My First Raspberry Pi Game – Part 09 – Lots more words

Parts: 1, 2, 3, 4, 5, 6, 7, 8, 9, 10, 11, 12.

Writing your first ever computer program on the Raspberry Pi.

We’re writing a really simple game – you have to press a key when you see green.

This time we’re going to add lots of instructions on each page so the player knows what to do.

Up until now, we’ve only had one piece of writing – the word “Ready?” when the game starts up. To make the game easy to use we want to write instructions on each page. We’ll take the code we wrote to say “Ready?” and turn it into a function that we can re-use for lots of different writing.

The first step we’re going to do will be “refactoring”, which just means changing our program without changing what it does.

Have a look at this code, that we’ve already got:

def start():
    global screen, ready_text
    pygame.init()
    screen = pygame.display.set_mode( screen_size )
    font = pygame.font.Font( None, screen_height / 5 )
    ready_text = font.render( "Ready?", 1, pygame.Color( "white" ) )

def quit():
    pygame.quit()
    sys.exit()

def ready_screen():
    textpos = ready_text.get_rect(
        centerx = screen.get_width() / 2,
        centery = screen.get_height() / 2
    )

    screen.blit( ready_text, textpos )
    pygame.display.flip()

The blue code here works together to write something on the screen. The top part inside start creates an image called ready_text, and the bottom part in ready_screen works out where to draw it, then draws it.

We’re going to extract these two bits out from where they are, and put them into a function we can re-use whenever we want to write something.

Make a function above start and call it write_text. Cut the lines in blue, and paste them into write_text. Rename the variable ready_text to rend (in three places) because it’s a rendered image of our writing. You should end up with something like this:

def write_text():
    font = pygame.font.Font( None, screen_height / 5 )
    rend = font.render( "Ready?", 1, pygame.Color( "white" ) )
    textpos = rend.get_rect(
        centerx = screen.get_width() / 2,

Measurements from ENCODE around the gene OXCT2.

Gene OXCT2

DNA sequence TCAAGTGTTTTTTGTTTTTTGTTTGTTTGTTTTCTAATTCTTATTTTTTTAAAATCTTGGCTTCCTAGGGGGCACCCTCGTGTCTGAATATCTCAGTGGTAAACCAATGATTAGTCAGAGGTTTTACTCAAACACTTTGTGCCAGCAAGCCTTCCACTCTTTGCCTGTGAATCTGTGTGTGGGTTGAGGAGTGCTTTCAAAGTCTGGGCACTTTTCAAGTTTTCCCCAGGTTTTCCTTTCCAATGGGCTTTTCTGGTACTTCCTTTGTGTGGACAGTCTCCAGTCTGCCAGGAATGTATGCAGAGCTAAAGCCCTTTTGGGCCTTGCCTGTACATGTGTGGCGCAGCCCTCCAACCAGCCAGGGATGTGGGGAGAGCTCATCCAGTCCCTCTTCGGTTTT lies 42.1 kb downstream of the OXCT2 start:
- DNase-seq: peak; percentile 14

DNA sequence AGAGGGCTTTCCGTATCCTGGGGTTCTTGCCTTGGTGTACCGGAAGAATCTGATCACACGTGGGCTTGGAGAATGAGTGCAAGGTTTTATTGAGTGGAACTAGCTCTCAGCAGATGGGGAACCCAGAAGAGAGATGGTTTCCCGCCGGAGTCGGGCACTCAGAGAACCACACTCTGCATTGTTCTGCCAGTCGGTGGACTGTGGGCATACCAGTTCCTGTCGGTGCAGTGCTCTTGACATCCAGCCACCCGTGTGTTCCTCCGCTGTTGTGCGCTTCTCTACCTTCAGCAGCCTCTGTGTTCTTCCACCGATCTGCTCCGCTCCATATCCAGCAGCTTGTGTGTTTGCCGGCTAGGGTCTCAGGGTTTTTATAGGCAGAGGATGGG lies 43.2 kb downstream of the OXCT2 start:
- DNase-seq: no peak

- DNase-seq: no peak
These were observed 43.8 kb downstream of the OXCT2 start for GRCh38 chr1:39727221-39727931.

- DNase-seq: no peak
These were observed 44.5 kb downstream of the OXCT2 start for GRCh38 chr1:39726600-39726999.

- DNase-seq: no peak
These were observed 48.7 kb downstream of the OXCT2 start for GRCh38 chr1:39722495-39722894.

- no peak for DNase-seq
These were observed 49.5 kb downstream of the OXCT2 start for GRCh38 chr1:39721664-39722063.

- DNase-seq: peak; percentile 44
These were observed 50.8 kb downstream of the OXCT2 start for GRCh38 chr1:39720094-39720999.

centery = screen.get_height() / 2
    )
    screen.blit( rend, textpos )

Now make the code work almost exactly as before by making a call to this function from within ready_screen:

def ready_screen():
    write_text()
    pygame.display.flip()

You can try your program now and you should find it works exactly as it did before.

So far we haven’t make a very useful function, because it always writes “Ready?”. We can change that by adding arguments to the write_text function for the screen to write on, the text to write, and the colour of the writing. Now write_text looks like this:

def write_text( screen, text, color ):
    font = pygame.font.Font( None, screen.get_height() / 5 )
    rend = font.render( text, 1, color )
    pos = rend.get_rect(
        centerx = screen.get_width() / 2,
        centery = screen.get_height() / 2
    )
    screen.blit( rend, pos )

and ready_screen looks like this:

def ready_screen():
    white = pygame.Color( "white" )
    write_text( screen, "Ready?", white )
    pygame.display.flip()

(Notice that I made a variable called white and then passed it in.)

At this point, you can also delete the line above write_text that says ready_text = None because we don’t need that variable any more (we are just using the variable rend inside write_text) and you can remove ready_text from the first line of the start function, so it just reads global screen.

Again, you can try your program now and you should find it works exactly as it did before.

By working in gradual steps like this, we give ourselves small enough chunks of things to think about that we’re relatively unlikely to get confused and screw things up. As you work with longer programs I hope you’ll see how useful this technique can be.

The next step we want to take is to allow two different types of writing: either in the middle, big or at the bottom, smaller. Let’s add another argument, called big and make it control how big the writing is, and where it goes.

def write_text( screen, text, color, big ):
    if big:
        height = screen.get_height() / 5
        up = screen.get_height() / 2
    font = pygame.font.Font( None, height )
    rend = font.render( text, 1, color )
    pos = rend.get_rect(
        centerx = screen.get_width() / 2,